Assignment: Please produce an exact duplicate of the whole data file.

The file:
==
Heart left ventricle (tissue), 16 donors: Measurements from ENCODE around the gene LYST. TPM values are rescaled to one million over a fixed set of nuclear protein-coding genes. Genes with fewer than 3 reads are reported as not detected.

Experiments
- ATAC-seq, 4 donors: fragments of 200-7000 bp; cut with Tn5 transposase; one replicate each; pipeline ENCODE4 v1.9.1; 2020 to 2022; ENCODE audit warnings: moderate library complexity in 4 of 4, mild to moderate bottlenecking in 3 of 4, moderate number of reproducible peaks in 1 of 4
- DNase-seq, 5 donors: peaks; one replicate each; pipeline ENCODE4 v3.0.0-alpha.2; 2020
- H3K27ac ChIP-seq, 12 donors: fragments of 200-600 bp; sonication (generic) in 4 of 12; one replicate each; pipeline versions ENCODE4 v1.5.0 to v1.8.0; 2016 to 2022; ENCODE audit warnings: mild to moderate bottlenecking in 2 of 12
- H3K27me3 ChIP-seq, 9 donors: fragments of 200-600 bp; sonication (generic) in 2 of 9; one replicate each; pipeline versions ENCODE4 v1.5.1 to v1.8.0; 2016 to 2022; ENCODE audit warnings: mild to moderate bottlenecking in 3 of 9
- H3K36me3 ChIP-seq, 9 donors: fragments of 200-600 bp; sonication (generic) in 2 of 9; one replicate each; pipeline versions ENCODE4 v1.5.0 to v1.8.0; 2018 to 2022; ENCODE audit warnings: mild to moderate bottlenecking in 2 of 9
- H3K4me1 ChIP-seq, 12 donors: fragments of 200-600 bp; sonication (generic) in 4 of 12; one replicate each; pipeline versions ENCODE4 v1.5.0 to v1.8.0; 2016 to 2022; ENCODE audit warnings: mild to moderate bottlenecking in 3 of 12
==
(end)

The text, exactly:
Heart left ventricle (tissue), 16 donors: Measurements from ENCODE around the gene LYST. TPM values are rescaled to one million over a fixed set of nuclear protein-coding genes. Genes with fewer than 3 reads are reported as not detected.

Experiments
- ATAC-seq, 4 donors: fragments of 200-7000 bp; cut with Tn5 transposase; one replicate each; pipeline ENCODE4 v1.9.1; 2020 to 2022; ENCODE audit warnings: moderate library complexity in 4 of 4, mild to moderate bottlenecking in 3 of 4, moderate number of reproducible peaks in 1 of 4
- DNase-seq, 5 donors: peaks; one replicate each; pipeline ENCODE4 v3.0.0-alpha.2; 2020
- H3K27ac ChIP-seq, 12 donors: fragments of 200-600 bp; sonication (generic) in 4 of 12; one replicate each; pipeline versions ENCODE4 v1.5.0 to v1.8.0; 2016 to 2022; ENCODE audit warnings: mild to moderate bottlenecking in 2 of 12
- H3K27me3 ChIP-seq, 9 donors: fragments of 200-600 bp; sonication (generic) in 2 of 9; one replicate each; pipeline versions ENCODE4 v1.5.1 to v1.8.0; 2016 to 2022; ENCODE audit warnings: mild to moderate bottlenecking in 3 of 9
- H3K36me3 ChIP-seq, 9 donors: fragments of 200-600 bp; sonication (generic) in 2 of 9; one replicate each; pipeline versions ENCODE4 v1.5.0 to v1.8.0; 2018 to 2022; ENCODE audit warnings: mild to moderate bottlenecking in 2 of 9
- H3K4me1 ChIP-seq, 12 donors: fragments of 200-600 bp; sonication (generic) in 4 of 12; one replicate each; pipeline versions ENCODE4 v1.5.0 to v1.8.0; 2016 to 2022; ENCODE audit warnings: mild to moderate bottlenecking in 3 of 12